Whether by default or design, everyone is exercising influence – all the time. For good or for evil, for righteousness or for wrong, each of us is making our mark on mankind. With our words and ways, our deeds and desires, our attitudes and our actions, we are living a life worthy either of emulation or avoidance. Thus, no one ever fully escapes the unrelenting responsibility of exercising our influence effectively.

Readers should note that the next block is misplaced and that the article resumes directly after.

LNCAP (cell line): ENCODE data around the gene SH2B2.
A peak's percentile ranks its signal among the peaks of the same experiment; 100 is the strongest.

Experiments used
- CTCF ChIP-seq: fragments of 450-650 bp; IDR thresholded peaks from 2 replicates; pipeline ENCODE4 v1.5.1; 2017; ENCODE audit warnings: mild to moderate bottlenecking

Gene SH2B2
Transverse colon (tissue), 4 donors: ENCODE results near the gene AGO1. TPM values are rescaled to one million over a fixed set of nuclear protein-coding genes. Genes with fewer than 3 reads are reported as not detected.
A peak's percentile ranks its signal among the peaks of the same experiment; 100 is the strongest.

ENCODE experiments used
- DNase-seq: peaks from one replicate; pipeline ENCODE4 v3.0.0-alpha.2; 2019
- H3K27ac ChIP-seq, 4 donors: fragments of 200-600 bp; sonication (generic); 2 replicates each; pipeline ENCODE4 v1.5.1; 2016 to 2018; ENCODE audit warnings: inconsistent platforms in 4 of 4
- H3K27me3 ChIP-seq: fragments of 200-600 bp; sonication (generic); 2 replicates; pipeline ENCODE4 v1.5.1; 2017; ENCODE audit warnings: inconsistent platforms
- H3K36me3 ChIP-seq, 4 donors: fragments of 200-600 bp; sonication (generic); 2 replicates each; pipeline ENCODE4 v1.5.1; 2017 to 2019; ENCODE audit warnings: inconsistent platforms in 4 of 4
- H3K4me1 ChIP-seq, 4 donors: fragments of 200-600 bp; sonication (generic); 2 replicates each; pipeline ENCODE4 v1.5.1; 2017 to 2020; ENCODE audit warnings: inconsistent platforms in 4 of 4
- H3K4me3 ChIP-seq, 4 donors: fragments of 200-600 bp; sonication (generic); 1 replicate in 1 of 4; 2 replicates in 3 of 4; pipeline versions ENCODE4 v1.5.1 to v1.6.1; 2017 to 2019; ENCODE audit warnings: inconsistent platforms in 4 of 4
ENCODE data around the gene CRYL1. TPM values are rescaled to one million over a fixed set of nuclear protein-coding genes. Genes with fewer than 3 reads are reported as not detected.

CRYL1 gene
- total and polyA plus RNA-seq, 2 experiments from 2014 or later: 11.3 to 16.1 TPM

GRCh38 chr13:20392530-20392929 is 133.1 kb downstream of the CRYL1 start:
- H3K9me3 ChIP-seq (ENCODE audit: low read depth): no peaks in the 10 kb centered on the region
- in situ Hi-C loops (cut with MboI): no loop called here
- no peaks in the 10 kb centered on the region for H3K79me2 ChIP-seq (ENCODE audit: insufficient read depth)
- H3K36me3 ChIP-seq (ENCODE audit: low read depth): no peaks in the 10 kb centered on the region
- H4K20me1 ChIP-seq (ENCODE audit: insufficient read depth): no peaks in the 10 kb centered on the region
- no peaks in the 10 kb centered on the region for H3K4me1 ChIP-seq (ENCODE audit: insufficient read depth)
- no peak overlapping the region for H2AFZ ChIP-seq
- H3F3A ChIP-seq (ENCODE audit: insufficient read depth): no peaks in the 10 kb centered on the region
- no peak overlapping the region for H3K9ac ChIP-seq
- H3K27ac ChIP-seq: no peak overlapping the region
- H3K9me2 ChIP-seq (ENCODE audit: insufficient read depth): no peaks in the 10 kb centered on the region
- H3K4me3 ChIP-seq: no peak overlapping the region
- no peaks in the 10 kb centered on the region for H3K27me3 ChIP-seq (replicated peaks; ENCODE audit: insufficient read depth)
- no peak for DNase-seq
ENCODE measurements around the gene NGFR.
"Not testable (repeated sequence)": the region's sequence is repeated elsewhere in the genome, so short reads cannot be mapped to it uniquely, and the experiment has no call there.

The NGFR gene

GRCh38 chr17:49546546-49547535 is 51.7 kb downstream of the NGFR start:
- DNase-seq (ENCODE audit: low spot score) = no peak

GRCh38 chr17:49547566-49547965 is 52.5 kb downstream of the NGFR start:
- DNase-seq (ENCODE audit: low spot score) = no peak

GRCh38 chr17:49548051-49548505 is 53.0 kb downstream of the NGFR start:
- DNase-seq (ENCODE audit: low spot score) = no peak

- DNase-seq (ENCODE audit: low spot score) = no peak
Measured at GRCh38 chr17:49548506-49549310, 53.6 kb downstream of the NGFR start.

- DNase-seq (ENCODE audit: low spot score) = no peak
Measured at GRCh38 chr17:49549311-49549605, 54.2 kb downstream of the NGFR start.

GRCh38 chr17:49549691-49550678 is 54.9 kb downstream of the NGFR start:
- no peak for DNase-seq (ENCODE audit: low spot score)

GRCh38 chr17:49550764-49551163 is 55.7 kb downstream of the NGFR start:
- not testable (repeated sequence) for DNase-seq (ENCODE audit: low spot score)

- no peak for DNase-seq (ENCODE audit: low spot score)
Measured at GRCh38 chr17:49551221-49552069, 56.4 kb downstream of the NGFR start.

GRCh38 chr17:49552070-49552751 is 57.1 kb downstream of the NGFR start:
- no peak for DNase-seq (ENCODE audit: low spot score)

The atheist, Max Jutes, lived out his godless life as a neighbor to the extraordinary 18th century preacher, Jonathan Edwards. He declared Edwards to be a scourge to the community and sought to destroy him in every way. Believing that men were best served by living their lives in the context of the secular, rather than the sacred, world, Jutes sought to persuade the public that Edward’s faith was a farce.